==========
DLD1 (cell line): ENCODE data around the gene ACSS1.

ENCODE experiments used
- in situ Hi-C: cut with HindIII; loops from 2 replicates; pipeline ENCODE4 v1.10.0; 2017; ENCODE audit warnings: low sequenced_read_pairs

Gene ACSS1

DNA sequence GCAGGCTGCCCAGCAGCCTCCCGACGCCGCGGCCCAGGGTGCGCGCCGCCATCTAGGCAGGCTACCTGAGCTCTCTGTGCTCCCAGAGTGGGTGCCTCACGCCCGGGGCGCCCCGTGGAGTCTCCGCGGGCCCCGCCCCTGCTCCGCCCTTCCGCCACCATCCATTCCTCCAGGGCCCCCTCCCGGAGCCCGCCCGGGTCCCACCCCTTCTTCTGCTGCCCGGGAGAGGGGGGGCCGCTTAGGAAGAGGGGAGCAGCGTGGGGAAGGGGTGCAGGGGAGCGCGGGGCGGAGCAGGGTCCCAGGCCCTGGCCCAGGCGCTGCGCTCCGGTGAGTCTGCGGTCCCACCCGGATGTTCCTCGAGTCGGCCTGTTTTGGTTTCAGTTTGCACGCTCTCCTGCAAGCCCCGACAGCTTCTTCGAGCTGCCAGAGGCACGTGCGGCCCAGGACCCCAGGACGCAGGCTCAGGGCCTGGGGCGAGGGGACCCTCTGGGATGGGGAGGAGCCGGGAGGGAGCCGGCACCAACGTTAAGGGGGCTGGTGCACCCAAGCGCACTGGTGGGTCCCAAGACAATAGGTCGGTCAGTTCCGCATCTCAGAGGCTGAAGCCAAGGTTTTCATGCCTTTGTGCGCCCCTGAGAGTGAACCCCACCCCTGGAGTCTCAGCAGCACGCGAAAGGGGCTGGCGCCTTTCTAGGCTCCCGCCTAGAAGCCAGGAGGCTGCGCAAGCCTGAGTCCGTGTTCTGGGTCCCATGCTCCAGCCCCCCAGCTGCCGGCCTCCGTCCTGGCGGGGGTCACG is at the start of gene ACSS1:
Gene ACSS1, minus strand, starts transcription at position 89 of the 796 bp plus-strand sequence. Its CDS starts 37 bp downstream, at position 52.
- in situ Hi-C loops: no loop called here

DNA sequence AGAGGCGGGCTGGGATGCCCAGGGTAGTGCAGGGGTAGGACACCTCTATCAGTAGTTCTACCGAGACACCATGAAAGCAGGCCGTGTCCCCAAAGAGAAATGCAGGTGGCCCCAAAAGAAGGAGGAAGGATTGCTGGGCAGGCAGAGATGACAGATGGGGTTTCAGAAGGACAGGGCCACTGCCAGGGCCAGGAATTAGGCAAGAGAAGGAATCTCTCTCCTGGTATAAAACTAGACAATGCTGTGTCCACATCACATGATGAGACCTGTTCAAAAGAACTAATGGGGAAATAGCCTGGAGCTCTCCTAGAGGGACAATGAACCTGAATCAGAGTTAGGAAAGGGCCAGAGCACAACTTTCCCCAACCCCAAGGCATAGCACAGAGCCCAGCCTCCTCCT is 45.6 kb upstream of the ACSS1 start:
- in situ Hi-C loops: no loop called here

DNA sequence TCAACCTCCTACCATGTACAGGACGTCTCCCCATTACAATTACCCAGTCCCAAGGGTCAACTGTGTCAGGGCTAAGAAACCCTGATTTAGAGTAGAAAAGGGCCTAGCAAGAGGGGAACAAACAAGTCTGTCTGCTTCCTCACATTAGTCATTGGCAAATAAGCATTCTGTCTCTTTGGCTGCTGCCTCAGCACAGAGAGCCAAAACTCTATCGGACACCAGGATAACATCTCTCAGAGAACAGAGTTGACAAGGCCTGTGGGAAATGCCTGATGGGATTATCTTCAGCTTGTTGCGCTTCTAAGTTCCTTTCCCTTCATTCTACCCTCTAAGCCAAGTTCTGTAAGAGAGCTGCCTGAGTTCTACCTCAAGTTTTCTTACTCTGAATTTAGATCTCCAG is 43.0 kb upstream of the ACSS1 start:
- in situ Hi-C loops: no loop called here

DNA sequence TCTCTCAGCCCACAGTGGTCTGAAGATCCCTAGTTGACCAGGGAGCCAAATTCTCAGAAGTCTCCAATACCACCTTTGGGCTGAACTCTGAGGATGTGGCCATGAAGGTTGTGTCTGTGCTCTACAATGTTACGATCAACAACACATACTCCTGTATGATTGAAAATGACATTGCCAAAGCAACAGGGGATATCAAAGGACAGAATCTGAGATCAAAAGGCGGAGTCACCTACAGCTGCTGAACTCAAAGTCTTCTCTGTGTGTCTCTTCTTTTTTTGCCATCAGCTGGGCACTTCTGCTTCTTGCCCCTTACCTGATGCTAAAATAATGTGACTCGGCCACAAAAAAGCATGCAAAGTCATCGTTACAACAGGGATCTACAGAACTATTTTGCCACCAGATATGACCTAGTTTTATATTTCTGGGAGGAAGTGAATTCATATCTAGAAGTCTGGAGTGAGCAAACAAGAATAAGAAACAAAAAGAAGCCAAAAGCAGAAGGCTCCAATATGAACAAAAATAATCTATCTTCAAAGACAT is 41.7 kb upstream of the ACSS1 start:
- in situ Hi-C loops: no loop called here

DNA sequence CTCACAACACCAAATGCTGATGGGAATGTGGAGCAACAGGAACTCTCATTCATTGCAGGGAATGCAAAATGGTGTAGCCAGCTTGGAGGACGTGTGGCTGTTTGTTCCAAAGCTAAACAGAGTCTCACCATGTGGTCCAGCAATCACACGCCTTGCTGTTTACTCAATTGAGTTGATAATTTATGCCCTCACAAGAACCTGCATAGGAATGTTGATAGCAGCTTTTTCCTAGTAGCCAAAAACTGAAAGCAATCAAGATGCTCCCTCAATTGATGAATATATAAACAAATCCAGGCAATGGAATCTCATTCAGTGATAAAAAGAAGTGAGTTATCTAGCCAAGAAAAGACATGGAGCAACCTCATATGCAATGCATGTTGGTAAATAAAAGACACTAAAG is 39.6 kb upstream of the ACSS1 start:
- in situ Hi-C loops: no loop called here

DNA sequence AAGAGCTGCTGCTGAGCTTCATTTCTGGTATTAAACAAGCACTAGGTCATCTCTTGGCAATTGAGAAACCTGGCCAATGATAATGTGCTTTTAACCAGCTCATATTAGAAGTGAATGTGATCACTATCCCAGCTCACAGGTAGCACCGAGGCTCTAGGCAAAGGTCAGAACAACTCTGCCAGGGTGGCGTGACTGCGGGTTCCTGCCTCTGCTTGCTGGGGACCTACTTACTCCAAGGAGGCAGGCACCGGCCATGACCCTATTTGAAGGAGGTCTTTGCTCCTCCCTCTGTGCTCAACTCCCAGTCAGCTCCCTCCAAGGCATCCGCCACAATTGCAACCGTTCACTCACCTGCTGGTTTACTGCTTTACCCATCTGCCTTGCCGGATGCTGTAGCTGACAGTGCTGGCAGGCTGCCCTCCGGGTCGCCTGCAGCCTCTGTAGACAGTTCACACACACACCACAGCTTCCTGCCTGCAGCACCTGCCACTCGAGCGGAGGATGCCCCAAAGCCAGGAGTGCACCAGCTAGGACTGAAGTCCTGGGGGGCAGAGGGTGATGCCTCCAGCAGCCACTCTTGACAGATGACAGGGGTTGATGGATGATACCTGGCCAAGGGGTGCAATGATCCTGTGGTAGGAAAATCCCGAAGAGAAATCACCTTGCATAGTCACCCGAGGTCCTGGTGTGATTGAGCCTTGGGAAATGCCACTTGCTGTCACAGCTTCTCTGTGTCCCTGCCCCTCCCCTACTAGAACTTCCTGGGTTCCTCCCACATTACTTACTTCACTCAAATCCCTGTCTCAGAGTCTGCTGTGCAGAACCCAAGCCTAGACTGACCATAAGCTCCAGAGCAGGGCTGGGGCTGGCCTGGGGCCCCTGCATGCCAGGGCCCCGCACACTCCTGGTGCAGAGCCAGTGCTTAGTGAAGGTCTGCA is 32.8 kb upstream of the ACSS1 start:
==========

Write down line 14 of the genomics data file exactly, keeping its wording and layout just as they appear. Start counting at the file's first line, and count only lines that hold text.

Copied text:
DNA sequence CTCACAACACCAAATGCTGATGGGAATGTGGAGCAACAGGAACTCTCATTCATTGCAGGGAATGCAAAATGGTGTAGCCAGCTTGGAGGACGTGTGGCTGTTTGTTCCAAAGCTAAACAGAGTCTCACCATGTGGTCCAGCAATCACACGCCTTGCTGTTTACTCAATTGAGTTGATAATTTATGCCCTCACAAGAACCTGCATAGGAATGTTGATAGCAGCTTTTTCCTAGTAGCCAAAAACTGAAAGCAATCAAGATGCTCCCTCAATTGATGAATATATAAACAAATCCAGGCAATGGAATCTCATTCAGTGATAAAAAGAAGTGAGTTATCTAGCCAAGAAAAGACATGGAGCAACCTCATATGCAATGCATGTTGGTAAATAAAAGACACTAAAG is 39.6 kb upstream of the ACSS1 start: